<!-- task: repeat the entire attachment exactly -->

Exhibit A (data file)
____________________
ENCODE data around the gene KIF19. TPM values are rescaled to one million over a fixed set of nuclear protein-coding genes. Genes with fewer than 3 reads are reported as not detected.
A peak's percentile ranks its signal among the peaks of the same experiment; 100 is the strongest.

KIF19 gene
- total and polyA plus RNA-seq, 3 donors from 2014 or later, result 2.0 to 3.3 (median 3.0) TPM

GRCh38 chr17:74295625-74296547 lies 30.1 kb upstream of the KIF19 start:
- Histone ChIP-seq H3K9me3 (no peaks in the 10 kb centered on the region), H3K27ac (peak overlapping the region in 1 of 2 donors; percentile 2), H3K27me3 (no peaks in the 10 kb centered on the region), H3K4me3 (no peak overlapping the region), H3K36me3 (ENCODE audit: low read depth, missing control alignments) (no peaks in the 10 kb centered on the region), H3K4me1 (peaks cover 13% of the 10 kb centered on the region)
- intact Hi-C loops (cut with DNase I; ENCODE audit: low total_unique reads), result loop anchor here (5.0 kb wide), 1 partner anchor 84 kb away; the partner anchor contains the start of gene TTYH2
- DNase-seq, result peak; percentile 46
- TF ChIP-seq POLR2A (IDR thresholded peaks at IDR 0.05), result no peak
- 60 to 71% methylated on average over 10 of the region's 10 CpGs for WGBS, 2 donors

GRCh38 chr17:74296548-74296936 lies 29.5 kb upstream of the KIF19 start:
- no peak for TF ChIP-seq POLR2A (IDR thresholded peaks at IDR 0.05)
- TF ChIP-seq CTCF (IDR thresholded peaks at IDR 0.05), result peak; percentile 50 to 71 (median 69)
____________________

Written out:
ENCODE data around the gene KIF19. TPM values are rescaled to one million over a fixed set of nuclear protein-coding genes. Genes with fewer than 3 reads are reported as not detected.
A peak's percentile ranks its signal among the peaks of the same experiment; 100 is the strongest.

KIF19 gene
- total and polyA plus RNA-seq, 3 donors from 2014 or later, result 2.0 to 3.3 (median 3.0) TPM

GRCh38 chr17:74295625-74296547 lies 30.1 kb upstream of the KIF19 start:
- Histone ChIP-seq H3K9me3 (no peaks in the 10 kb centered on the region), H3K27ac (peak overlapping the region in 1 of 2 donors; percentile 2), H3K27me3 (no peaks in the 10 kb centered on the region), H3K4me3 (no peak overlapping the region), H3K36me3 (ENCODE audit: low read depth, missing control alignments) (no peaks in the 10 kb centered on the region), H3K4me1 (peaks cover 13% of the 10 kb centered on the region)
- intact Hi-C loops (cut with DNase I; ENCODE audit: low total_unique reads), result loop anchor here (5.0 kb wide), 1 partner anchor 84 kb away; the partner anchor contains the start of gene TTYH2
- DNase-seq, result peak; percentile 46
- TF ChIP-seq POLR2A (IDR thresholded peaks at IDR 0.05), result no peak
- 60 to 71% methylated on average over 10 of the region's 10 CpGs for WGBS, 2 donors

GRCh38 chr17:74296548-74296936 lies 29.5 kb upstream of the KIF19 start:
- no peak for TF ChIP-seq POLR2A (IDR thresholded peaks at IDR 0.05)
- TF ChIP-seq CTCF (IDR thresholded peaks at IDR 0.05), result peak; percentile 50 to 71 (median 69)